now we have to watch what we say? and do?

    this absurdity is a western phenomenon - i am so incensed.

  • karenza t. wall||

    this is the most absurd thing i have ever heard.
    now this is going to be law?
    this is what people do, and have done since we first inhabited this earth.
    animals do this. they copy human actions.
    is this cultural appropriation?
    is there not enough of things like poverty, environmental degradation, racism, etc. etc. etc?
    now we have to watch what we say? and do?
    this absurdity is a western phenomenon - i am so incensed.
    and this from a publication calling itself 'reason'

  • karenza t. wall||

    sorry for the previous mistakenly reposted more than once post.
    i cannot find how to delete a post:(

  • cc2||

    At the research institute where I worked, I heard a guy talking behind me. Perfect British accent, absent minded professor manner, shorts and sandals with socks, riding his bicycle down the hall...but he was Chinese, from Hong Kong.
    Another conversation: two postdocs A and B. A is telling about his experiment he is starting, B says "but you'll be up all night" and A says "no problem, I'm German"....A is black.
    There are an increasing number of inter-racial/inter-cultural marriages in the US (I read 1/6 new marriages but can't prove it). What are they supposed to do? And who gets to give out the approval certificates?
    In disputes in the US about native american art like pottery, claims by an artist that he is Navaho or something end up getting resolved by the courts--do you want courts telling you that you really aren't an indian?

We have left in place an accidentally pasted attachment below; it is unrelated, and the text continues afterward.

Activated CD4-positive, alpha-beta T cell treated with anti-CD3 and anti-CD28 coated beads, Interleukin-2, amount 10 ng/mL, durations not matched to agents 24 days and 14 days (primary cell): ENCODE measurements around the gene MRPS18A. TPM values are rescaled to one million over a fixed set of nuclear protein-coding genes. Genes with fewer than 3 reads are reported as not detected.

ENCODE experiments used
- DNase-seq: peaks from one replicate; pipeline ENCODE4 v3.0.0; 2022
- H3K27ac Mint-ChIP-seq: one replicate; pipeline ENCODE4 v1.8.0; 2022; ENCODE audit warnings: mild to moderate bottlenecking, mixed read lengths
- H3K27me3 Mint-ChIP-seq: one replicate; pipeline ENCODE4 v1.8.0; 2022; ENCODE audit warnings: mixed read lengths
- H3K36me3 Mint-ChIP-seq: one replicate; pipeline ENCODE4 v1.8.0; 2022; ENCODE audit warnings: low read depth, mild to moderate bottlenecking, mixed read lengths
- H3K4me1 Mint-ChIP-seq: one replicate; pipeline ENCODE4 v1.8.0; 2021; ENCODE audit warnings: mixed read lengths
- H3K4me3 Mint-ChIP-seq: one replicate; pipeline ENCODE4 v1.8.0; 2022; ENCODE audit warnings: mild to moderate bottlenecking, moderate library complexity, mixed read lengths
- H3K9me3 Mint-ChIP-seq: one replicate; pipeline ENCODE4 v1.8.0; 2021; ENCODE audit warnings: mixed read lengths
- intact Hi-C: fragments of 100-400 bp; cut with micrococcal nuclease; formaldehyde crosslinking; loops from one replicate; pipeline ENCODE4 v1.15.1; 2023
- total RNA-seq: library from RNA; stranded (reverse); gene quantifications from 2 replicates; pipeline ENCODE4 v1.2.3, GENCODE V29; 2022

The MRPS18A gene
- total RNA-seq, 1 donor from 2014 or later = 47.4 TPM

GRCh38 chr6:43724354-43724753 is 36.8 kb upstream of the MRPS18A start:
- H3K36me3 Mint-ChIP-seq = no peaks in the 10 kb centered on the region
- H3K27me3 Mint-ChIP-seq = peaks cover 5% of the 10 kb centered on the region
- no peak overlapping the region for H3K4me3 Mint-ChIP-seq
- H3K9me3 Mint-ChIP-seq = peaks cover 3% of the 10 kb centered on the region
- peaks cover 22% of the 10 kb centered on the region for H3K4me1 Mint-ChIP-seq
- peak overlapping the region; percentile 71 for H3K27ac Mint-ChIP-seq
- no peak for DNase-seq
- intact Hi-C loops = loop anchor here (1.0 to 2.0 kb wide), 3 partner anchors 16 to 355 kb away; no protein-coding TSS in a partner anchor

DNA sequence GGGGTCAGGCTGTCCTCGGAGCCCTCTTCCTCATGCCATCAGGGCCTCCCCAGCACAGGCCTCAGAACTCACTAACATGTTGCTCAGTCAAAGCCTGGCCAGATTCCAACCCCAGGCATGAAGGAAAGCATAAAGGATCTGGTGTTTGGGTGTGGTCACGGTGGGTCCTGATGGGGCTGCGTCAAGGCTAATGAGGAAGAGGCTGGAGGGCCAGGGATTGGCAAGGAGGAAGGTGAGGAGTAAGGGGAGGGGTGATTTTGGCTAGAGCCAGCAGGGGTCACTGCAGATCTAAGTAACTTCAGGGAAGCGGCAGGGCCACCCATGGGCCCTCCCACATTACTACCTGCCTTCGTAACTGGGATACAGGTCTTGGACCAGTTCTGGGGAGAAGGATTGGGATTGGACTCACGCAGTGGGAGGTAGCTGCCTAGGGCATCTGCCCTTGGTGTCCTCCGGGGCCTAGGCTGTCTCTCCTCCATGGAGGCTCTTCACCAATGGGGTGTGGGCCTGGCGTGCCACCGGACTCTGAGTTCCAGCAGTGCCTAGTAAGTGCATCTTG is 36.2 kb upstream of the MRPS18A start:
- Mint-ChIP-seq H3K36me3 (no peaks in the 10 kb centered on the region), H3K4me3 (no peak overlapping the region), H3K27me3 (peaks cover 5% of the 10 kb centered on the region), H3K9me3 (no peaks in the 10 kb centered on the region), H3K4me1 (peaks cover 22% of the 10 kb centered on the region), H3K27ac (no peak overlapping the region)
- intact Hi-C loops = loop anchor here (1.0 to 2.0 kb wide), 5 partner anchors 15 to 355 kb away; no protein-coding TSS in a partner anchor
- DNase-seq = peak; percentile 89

• Richard Stallman||

    I agree with the article's position, but it is a mistake to use the
    term "intellectual property". That term spreads confusion by
    generalizing about laws that are totally different--in their purpose,
    in their text, in the way they function, and in their effects.

    If you want to understand any of these laws -- copyright law, for
    example -- you need first to root out the supposition that it works
    anything like patent law or trademark law or publicity rights. The
    only way to think clearly about any one of these laws is to
    distinguish it firmly from the rest of them: in other words, to reject
    the erroneous practice of generalizing about all of them with a single
    term (such as "intellectual property").

    See https://gnu.org/philosophy/not-ipr.html.

  • dwitheridge||

    Isn't "cultural appropriation" how societies throughout Europe and Asia advanced? Thanks to Marco Polo's "cultural appropriation", Europe got pasta and gunpowder. Rome's "appropriation" of Greek culture spread their language and philosophy throughout the empire. Algebra (al-Jibra) came from the Middle East. We all benefit from celebrating and emulating the accomplishments of other cultures around the world.